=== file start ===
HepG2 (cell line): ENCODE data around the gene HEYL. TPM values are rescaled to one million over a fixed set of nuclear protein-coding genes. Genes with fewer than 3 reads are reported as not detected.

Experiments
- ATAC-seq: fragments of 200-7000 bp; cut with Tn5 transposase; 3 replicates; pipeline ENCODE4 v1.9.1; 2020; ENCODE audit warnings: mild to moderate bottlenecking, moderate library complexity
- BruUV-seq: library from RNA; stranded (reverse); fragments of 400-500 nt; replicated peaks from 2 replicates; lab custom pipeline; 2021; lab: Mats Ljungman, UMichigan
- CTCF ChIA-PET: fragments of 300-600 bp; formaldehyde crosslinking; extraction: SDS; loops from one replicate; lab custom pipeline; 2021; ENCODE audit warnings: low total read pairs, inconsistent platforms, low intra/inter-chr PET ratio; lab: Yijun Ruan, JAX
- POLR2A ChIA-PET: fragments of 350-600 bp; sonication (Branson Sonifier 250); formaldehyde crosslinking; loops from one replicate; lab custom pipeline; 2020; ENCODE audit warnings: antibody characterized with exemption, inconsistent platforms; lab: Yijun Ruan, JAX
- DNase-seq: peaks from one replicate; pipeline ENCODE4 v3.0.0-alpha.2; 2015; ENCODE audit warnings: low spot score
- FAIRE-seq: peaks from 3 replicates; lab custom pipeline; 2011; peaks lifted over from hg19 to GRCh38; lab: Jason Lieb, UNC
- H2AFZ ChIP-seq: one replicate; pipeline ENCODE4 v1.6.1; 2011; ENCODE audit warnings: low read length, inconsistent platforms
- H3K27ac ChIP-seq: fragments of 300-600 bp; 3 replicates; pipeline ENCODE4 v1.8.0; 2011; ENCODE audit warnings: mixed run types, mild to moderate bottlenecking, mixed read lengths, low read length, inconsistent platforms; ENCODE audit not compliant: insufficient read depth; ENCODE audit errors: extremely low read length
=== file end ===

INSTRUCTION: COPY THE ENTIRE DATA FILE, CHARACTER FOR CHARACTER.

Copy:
HepG2 (cell line): ENCODE data around the gene HEYL. TPM values are rescaled to one million over a fixed set of nuclear protein-coding genes. Genes with fewer than 3 reads are reported as not detected.

Experiments
- ATAC-seq: fragments of 200-7000 bp; cut with Tn5 transposase; 3 replicates; pipeline ENCODE4 v1.9.1; 2020; ENCODE audit warnings: mild to moderate bottlenecking, moderate library complexity
- BruUV-seq: library from RNA; stranded (reverse); fragments of 400-500 nt; replicated peaks from 2 replicates; lab custom pipeline; 2021; lab: Mats Ljungman, UMichigan
- CTCF ChIA-PET: fragments of 300-600 bp; formaldehyde crosslinking; extraction: SDS; loops from one replicate; lab custom pipeline; 2021; ENCODE audit warnings: low total read pairs, inconsistent platforms, low intra/inter-chr PET ratio; lab: Yijun Ruan, JAX
- POLR2A ChIA-PET: fragments of 350-600 bp; sonication (Branson Sonifier 250); formaldehyde crosslinking; loops from one replicate; lab custom pipeline; 2020; ENCODE audit warnings: antibody characterized with exemption, inconsistent platforms; lab: Yijun Ruan, JAX
- DNase-seq: peaks from one replicate; pipeline ENCODE4 v3.0.0-alpha.2; 2015; ENCODE audit warnings: low spot score
- FAIRE-seq: peaks from 3 replicates; lab custom pipeline; 2011; peaks lifted over from hg19 to GRCh38; lab: Jason Lieb, UNC
- H2AFZ ChIP-seq: one replicate; pipeline ENCODE4 v1.6.1; 2011; ENCODE audit warnings: low read length, inconsistent platforms
- H3K27ac ChIP-seq: fragments of 300-600 bp; 3 replicates; pipeline ENCODE4 v1.8.0; 2011; ENCODE audit warnings: mixed run types, mild to moderate bottlenecking, mixed read lengths, low read length, inconsistent platforms; ENCODE audit not compliant: insufficient read depth; ENCODE audit errors: extremely low read length